Summers are getting hotter and hotter, “lengthening into spring, lingering into fall, and shrinking into winter.”

Hurricane Sandy climate change victims vote in Rockaway, NYC in November 2012. ‘Throughout Election Day, weary and chilled voters converged on the big white tent that served as the makeshift polling place at the amid the devastation in Rockaway. These citizens were on their eighth day without lighting or heating. Many, like 60-year-old Raul Romero, also had no running water.

“Our imagination as to what the impact (the heat wave) might be has been completely changed. Many of us have seen the value of a career of heat stroke and heat illness in a matter of hours. We started treating it as a multi-victim event.” Steven Mitchell, medical director of the emergency department at Harborview Medical Center in Seattle

The effects of global warming on wildfires, droughts, heat and hurricanes are happening earlier and lasting longer.

Below are excerpts from the Union of Concerned Scientists’ campaign to name the period from May to October like the season of danger. Kate Yoder writes in Grist:

Summer has remained virtually the same for a millennium or more. Around the year 900, the ancient English speakers were already using the word sumor for the warmer months. Some say the word summer is likely close to the version heard 4,000 years ago when people spoke the prehistoric Indo-European language considered the ancestor of many languages ​​spoken across Europe and India today.

But summer isn’t what it used to be. The season is getting so hot that it may be time to change its name: “danger season”.

The phrase, part of a new campaign by the Union of Concerned Scientists, refers to the period from May to October marked by a drumbeat of disasters in the United States. During these months, people across the country continue to splash in swimming pools and head to the beach, but, increasingly, they are also suffering from heat waves, fleeing wildfires, breathing smoky air and lock up homes as hurricanes approach.

Excerpts below from the essentials of the Washington Post, Summer in America is getting hotter, longer and more dangerous. If you are behind a paywall, you can read the article on MSN.

Scientists say the recent wave of harsh summers is a clear change from previous generations. The average summer temperature over the past five years has been 1.7 degrees (0.94 Celsius) warmer than it was from 1971 to 2000, according to a Washington Post analysis of data from the National Oceanic and Atmospheric Administration. But some parts of the country were much harder hit, with the West showing an increase of 2.7 degrees (1.5 Celsius).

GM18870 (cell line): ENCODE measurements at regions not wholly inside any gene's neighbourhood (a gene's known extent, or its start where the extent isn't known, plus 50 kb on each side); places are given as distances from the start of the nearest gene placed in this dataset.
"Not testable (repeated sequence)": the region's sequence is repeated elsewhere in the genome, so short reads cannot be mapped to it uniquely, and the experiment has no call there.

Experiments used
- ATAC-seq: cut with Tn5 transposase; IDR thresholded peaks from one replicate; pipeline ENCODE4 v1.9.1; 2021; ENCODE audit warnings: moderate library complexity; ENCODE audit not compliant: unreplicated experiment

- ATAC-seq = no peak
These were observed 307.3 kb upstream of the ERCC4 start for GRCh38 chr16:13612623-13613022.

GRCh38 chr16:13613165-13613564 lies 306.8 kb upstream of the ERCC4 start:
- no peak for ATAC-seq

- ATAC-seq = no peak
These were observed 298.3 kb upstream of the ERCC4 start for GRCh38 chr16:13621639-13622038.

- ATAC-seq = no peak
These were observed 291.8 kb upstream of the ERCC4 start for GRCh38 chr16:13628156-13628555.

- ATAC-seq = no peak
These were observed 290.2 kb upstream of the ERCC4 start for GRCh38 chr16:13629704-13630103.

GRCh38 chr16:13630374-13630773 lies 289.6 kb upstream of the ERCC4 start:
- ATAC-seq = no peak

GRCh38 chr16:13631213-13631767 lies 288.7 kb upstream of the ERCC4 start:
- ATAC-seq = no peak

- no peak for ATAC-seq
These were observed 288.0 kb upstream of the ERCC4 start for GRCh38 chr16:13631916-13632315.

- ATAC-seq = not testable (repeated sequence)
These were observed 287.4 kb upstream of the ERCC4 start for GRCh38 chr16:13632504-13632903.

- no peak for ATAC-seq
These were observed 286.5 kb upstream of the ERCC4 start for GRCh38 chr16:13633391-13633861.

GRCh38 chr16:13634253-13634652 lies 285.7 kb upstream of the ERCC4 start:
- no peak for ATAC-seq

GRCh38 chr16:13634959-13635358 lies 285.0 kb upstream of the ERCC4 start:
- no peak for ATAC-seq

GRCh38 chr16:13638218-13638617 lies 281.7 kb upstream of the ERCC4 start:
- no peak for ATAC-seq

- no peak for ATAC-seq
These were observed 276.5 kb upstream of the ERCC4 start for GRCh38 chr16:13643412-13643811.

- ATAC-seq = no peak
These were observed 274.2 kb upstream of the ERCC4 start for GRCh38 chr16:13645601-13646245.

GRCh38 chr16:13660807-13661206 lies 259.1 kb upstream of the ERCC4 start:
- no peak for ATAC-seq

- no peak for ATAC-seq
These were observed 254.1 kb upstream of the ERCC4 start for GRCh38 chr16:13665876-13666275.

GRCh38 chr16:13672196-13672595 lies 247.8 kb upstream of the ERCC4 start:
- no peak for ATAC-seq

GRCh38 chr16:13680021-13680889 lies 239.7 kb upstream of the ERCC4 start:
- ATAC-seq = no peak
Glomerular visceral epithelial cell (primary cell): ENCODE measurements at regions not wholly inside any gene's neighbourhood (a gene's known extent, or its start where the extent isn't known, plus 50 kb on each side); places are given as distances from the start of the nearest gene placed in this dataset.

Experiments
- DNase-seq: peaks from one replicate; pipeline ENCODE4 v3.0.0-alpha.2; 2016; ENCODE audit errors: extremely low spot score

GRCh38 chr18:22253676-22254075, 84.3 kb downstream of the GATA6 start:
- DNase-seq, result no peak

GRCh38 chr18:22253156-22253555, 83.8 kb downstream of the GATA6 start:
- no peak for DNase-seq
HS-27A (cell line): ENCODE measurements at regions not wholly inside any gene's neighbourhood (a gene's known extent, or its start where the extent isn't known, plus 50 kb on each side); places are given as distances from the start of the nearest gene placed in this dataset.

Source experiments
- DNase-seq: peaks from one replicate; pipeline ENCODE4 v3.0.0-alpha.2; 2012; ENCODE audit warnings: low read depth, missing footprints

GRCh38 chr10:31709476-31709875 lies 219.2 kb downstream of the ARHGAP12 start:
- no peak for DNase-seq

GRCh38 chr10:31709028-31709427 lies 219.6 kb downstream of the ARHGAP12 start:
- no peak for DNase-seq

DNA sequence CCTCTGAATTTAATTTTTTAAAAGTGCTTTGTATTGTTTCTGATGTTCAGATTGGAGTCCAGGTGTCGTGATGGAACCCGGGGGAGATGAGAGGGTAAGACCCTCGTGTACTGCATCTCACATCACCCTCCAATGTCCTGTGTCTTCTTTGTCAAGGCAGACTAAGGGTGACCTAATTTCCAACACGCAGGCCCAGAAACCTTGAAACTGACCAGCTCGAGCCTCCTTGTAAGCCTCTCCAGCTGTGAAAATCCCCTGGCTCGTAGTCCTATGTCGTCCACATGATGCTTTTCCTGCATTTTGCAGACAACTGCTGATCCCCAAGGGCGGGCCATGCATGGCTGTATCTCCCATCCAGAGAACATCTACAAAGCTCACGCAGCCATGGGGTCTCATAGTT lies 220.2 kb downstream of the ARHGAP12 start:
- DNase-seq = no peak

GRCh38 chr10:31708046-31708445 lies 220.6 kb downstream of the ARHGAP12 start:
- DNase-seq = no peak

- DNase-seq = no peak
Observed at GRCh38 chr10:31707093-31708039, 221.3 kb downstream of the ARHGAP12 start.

“In recent summers, we’ve seen such a constant parade of one climate-related event after another,” said Kristina Dahl, senior climatologist at the Union of Concerned Scientists, an environmental advocacy group. “It really hits us as a point where we have to change the way we think about summer and how we approach it.”

Summer has always been a turbulent season, a time of checking weather forecasts and observing the skies. And despite the major changes that have taken place, many people are still relishing the season. Vacationers are still flocking to places that now face some degree of fire or flood risk. But climate change is increasingly pushing summer to extremes, creating inhospitable conditions and putting lives at risk.

Although these climate changes occur year-round across the country – in fact, in many areas it warms faster in other seasons – summer is often when the effects cascade. Temperatures are higher, so any increases can be felt even more strongly. And people are more likely to spend more time outdoors, exposed to the elements.

Across the country, heat waves are happening more frequently, more intensely and earlier in the year. Nights are warming at a slightly faster rate than days in most parts of the United States, according to the latest National climate rating, affecting people’s ability to cool off after hot days. A climate control unit study found that in just over half of the cities analyzed, hot days arrived at least a week earlier, on average, than they did 50 years ago. Three-quarters of locations had more “extremely hot” days.

From Climate Central:

Extremely hot days are on the rise, but the temperature threshold for extreme heat is different in the US A high of 80°F is considered sweltering heat in Fairbanks, AK, but normal average in Miami. And 100°F is common in Phoenix, but treated as a dangerous heat advisory in New York. Different locations have different temperature thresholds for defining an “extremely hot day” based on their climatology. However, with climate change, the United States is experiencing warmer days across the board.

A look at the numbers: Climate Central’s analysis looked at 246 locations in the United States and calculated how many additional days each year were extremely hot from 1970 to 2021.

  • Since 1970, 74% (184) of the 246 U.S. sites analyzed have reported more extremely hot days each year.

  • About 51% (126) of locations had at least seven additional extremely hot days per year.

  • The most significant change occurred in Austin, Texas, with an additional 43 days above 100°F.

What is the role of climate change in extremely hot days? Climate Central’s new tool, the Climate Change Index (CSI), allows us for the first time to quantify how human-induced climate change has altered daily temperature probabilities across the country. Access the tool to find the CSI values ​​for your local high and low temperatures for yesterday, today, and the next two days.

I’m out of gas. I’m exhausted, but wanted to share summaries of the increasingly hot summers in the United States. Thank you for your patience.